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CompTIA® A+® Certification: A Comprehensive Approach (Exams 220-801 and 220-802)
CompTIA Training Overview

If you are getting ready for a career as an entry-level information technology (IT) professional or personal computer (PC) service technician, the CompTIA® A+® Certification course is the first step in your preparation. The course will build on your existing user-level knowledge and experience with personal computer software and hardware to present fundamental skills and concepts that you will use on the job. In this course, you will acquire the essential skills and information you will need to install, upgrade, repair, configure, troubleshoot, optimize, and perform preventative maintenance of basic personal computer hardware and operating systems.

The CompTIA A+ Certification course can benefit you in two ways. Whether you work or plan to work in a mobile or corporate environment where you have a high level of face-to-face customer interaction, where client communication and client training are important, or in an environment with limited customer interaction and an emphasis on hardware activities, this course provides the background knowledge and skills you will require to be a successful A+ technician. It can also assist you if you are preparing to take the CompTIA A+ certification examinations, 2012 objectives (exam numbers 220-801, 220-802), in order to become a CompTIA A+ Certified Professional.

CompTIA Training Prerequisites

Students taking this course should have the following skills: end-user skills with Windows®-based personal computers, including the ability to: browse and search for information on the Internet; start up, shut down, and log on to a computer and network; run programs; and move, copy, delete, and rename files in Windows Explorer. Students should also have basic knowledge of computing concepts, including the difference between hardware and software; the functions of software components, such as the operating system, applications, and file systems; and the function of a computer network.

An introductory course in a Windows operating system, or equivalent skills and knowledge, is required. Students can take any one of the following courses: Introduction to Personal Computers: Using Windows XP or Introduction to Personal Computers: Using Windows 7.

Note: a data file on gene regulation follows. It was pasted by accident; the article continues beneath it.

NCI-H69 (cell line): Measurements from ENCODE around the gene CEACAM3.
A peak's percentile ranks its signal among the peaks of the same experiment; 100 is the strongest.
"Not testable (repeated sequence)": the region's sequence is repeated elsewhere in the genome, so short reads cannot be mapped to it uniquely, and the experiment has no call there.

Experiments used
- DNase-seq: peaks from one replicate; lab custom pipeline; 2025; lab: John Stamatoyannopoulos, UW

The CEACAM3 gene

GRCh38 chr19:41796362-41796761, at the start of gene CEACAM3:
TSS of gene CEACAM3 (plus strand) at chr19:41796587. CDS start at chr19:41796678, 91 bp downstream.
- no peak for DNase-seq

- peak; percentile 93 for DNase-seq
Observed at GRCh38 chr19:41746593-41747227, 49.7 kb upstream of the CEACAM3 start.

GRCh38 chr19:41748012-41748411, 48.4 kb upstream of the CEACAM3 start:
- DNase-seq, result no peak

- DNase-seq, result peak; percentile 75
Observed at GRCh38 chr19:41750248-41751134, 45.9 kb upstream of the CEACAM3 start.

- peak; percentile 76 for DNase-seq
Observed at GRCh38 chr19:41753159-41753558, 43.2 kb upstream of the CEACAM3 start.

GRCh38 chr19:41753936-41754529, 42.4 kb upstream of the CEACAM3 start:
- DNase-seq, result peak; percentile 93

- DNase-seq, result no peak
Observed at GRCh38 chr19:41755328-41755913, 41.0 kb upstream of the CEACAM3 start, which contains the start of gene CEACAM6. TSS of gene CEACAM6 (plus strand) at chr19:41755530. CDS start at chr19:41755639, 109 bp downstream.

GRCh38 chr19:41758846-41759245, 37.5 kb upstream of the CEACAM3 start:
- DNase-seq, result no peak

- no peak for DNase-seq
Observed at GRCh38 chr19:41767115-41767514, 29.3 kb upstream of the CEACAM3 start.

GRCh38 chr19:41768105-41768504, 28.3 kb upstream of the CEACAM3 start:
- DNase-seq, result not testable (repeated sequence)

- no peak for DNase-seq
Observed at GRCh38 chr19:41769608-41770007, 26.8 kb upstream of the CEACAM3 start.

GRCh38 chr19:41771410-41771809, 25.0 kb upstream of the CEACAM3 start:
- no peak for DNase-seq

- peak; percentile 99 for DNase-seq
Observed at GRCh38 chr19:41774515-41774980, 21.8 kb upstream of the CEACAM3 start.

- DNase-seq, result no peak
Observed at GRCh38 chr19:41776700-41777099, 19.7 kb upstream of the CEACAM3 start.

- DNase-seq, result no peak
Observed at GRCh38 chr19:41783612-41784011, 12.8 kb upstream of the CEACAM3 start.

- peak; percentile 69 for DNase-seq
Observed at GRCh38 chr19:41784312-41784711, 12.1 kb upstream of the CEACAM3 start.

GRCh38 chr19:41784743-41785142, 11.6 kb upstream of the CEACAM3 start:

The following courses are also recommended: Windows XP: Introduction or Microsoft® Windows 7: Level 1.

CompTIA Training Audience

This course is intended for anyone with basic computer user skills who is interested in obtaining a job as an IT professional or PC technician. In addition, this course will help prepare students to achieve a CompTIA A+ Certification.

CompTIA Training Course duration

5 days

Course-specific Technical Requirements

For this course, each student and the instructor will require one computer. The class is designed for each pair of students to work at a station that consists of one desktop computer, one laptop/ portable computer, and one printer. If you do not have enough laptop computers to have one per station, provide as many as you can and provide the remaining students with desktop computers. If you do not have enough physical printers to have one per station, provide enough printers so that students can have adequate hands-on access to the printer mechanisms and components.

You will also need to provide other hardware items for students to install, including iOS devices such as iPads or smartphones for the Mobile Computing lesson; wherever possible, provide enough components so that each lab station can install each device. If it is impractical to provide one of each component per student or per station, provide as many as you can. If necessary, you can perform some installation tasks as an instructor demonstration, or you can have students pass devices from one station to the next so that each station can have a turn installing a given device.